Women Authors I Admire

As it’s International Women’s Day, I thought I’d pay tribute to the women authors who have inspired me, held me in awe of their talent and achievements and who have, most importantly, moved me with their amazing storytelling and the journeys they’ve undertaken to tell these stories.

Margaret Atwood
I owe this one entirely to my friend (a special woman I’m proud to call my friend) who gifted me The Handmaid’s Tale some time ago. I finally got around to reading it last year and my oh my! It took me a long time to read it as it was so alarming, so disturbing, but I kept coming back to it, as a feminist, as a woman, as a member of a democratic society, it was a scenario that was so far from where we are, but so close at the same time. In the era of Trump, sales have rocketed for this novel (amongst others) and I can see why.

Lisa Jewell
I owe this lady a huge amount. My mother returned home from work one day with a big pile of books given to her by a colleague. The colleague knew I liked reading and was getting rid of a load of books so passed them onto my mum. With all her best intentions, most of the books did not appeal to a teenage girl! Then I spotted a quite worn copy of Ralph’s Party. I flipped it over and it was the only book that sounded exciting and it was. It was the first book to make me aware that I was hurtling towards womanhood and what that might mean, and it was also the first book which made me believe I could be a writer, that this was the career I wanted to pursue. I still have that tatty copy, I’ve never replaced it.

Angela Carter
Introduced to her writing at university via The Magic Toyshop, I loved her writing style immediately. The carnivalesque themes, the horror of the swan, this novel was a deeply powerful one for me. University introduced me to a number of feminist texts and discourses (I particularly enjoyed Simon de Beauvoir) but this one stood out and led me to purchase a number of her other works, including the wonderful Nights at the Circus. Fevvers is a fascinating character, part woman, part swan, she has always represented the contradictions of womanhood to me. How often have I thought in my life how wonderful it would be to fly?

Jane Austen
Another ground-breaking woman and novelist, whose novel Pride and Prejudice is in fact one of husband’s all-time favourite books-he’s read it more times than I have and was actually the one who pushed me to read it. I’m always glad he did. I love tales of romance anyway, but to see a brave and forward thinking woman in Elizabeth, a character who was written hundreds of years ago, is amazing. Issues of a woman’s value lying in marriage is not new and it is incredible to think that, at a time of very traditional values, Austen wrote so candidly about a woman wanting to make her own choices. It’s pioneering to say the least.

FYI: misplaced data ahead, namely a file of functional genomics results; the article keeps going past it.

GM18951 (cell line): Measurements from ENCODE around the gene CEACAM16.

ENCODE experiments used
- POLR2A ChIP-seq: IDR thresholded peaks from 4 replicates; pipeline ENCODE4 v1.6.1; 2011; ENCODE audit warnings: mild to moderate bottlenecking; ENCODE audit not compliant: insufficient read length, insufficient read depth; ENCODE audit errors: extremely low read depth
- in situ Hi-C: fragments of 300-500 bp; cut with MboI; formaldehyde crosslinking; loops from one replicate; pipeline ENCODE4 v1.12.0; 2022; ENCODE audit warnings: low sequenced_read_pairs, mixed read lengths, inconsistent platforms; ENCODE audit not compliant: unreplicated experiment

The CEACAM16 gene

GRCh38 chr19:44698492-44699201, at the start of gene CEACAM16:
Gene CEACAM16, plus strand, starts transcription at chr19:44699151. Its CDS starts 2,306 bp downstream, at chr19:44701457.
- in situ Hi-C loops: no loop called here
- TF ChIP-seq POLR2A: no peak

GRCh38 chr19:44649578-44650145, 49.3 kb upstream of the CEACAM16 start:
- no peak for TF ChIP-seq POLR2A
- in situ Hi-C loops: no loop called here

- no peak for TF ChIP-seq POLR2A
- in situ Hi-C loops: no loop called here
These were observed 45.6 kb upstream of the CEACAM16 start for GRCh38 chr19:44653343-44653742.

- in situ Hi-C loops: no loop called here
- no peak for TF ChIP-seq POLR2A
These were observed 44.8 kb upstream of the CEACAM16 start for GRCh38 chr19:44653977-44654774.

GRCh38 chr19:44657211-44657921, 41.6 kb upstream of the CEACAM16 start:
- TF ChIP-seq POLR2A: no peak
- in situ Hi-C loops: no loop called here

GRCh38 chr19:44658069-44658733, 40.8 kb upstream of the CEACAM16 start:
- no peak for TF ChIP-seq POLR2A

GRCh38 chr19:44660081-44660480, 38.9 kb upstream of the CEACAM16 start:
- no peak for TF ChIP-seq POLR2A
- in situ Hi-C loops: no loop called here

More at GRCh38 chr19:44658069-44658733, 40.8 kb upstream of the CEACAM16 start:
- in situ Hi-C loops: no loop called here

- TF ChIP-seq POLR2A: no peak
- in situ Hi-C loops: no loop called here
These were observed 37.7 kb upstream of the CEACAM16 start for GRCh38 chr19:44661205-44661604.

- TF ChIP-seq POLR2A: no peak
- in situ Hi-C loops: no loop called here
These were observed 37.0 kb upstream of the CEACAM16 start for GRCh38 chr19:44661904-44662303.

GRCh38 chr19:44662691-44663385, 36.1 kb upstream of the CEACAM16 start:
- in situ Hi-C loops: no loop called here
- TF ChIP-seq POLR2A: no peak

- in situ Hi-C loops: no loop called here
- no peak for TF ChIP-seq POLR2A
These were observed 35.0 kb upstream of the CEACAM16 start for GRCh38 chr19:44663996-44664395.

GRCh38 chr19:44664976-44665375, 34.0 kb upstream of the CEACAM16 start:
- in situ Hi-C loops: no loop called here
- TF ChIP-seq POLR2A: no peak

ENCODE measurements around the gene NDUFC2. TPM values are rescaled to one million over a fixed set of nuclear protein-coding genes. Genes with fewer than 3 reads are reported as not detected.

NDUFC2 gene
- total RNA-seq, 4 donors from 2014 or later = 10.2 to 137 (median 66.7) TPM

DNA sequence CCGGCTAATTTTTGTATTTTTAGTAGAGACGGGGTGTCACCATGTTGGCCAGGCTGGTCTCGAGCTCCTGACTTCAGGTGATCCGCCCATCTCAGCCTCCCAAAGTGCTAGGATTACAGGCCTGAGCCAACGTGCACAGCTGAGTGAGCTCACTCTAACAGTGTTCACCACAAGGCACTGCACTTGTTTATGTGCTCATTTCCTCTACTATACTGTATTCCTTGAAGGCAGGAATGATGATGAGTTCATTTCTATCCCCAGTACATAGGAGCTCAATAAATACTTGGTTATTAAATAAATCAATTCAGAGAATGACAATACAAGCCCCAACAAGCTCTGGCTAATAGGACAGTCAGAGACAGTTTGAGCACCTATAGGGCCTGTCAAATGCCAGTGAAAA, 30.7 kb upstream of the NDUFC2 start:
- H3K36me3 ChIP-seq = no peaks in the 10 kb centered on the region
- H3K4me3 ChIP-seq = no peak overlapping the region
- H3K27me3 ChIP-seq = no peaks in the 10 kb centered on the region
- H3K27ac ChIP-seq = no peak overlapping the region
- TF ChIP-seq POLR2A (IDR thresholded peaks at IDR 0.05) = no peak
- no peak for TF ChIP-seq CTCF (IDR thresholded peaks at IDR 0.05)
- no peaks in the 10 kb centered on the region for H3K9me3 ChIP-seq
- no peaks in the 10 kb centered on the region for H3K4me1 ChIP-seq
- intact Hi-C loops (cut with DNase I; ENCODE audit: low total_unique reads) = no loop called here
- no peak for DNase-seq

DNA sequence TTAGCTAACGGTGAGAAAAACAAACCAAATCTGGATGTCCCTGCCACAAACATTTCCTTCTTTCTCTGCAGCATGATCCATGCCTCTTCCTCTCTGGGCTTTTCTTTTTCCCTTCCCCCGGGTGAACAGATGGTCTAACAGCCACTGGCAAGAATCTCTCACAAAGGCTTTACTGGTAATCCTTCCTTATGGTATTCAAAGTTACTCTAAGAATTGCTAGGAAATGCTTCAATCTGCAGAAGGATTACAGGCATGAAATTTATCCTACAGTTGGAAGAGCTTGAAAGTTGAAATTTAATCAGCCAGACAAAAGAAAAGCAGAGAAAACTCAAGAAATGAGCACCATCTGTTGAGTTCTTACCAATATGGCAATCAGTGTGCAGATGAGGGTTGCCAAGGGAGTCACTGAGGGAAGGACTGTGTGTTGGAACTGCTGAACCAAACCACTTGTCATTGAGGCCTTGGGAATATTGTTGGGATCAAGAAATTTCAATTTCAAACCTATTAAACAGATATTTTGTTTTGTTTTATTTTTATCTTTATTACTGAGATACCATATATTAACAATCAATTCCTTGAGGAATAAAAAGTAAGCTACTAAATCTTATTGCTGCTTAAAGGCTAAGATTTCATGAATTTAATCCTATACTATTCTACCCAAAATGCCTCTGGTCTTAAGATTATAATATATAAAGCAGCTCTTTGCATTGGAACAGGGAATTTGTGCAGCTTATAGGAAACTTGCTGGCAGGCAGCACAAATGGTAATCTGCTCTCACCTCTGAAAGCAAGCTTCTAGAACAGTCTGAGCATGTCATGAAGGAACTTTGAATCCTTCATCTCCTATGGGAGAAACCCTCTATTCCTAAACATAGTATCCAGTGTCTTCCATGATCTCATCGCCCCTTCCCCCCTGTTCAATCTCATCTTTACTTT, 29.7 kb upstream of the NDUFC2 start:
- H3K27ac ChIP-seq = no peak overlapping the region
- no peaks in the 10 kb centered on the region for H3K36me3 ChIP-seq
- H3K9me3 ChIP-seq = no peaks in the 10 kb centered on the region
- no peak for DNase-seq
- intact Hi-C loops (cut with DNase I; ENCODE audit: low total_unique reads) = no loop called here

Sylvia Plath
The Bell Jar seems to be on many people’s ‘to read’ list. I would highly recommend that you do read it. Her tragic story is well known, but her particular struggles as told in this semi-autobiographic tale, are hard to stomach. A woman discovering herself sexually is a powerful narrative. Even more powerful is a woman pursuing her career against the odds, including whilst dealing with her fragile mental health. Discussions on motherhood, womanhood and one’s life are important themes here. Not unlike The Handmaid’s Tale, this novel let me know it was ok to challenge the situations I found myself in, to know my emotions fully and that they aren’t necessarily going to be like everyone else’s emotions. This novel helped me to open my eyes fully.

J.K Rowling
Like Lisa Jewell, I always turn to J.K Rowling when I’m looking up at the big dream and wondering if t will ever come true. She is one of the most successful children’s authors of all time. Harry, Ron and Hermione have become literary staples in most households. The pursuit of good over evil, the steadfastness of friendships and love are wonderful themes in these books. In particular, in Hermione, we have a highly intelligent young lady, but who is also flawed in many ways. This is a signal to young girls that one’s identity is multi-faceted. Like Ron and Harry, Hermione also grows to be strong, brave and powerful. So not only do I have J.K Rowling to thank for keeping me on the path to my dream, but also for having a bank of wonderful books I can hopefully read to my children, my young sister, for whom Harry, Hermione and Ron can be role models.

Books have always been a huge part of my identity and they help me to articulate the things going on in my life that I’m not able to articulate yet. My wish on International Women’s Day is that we keep fighting for equality, especially in education. Emma Watson hides books on the New York subway. If we all had open discussions about powerful narratives, written down or not, we can make progress in society.

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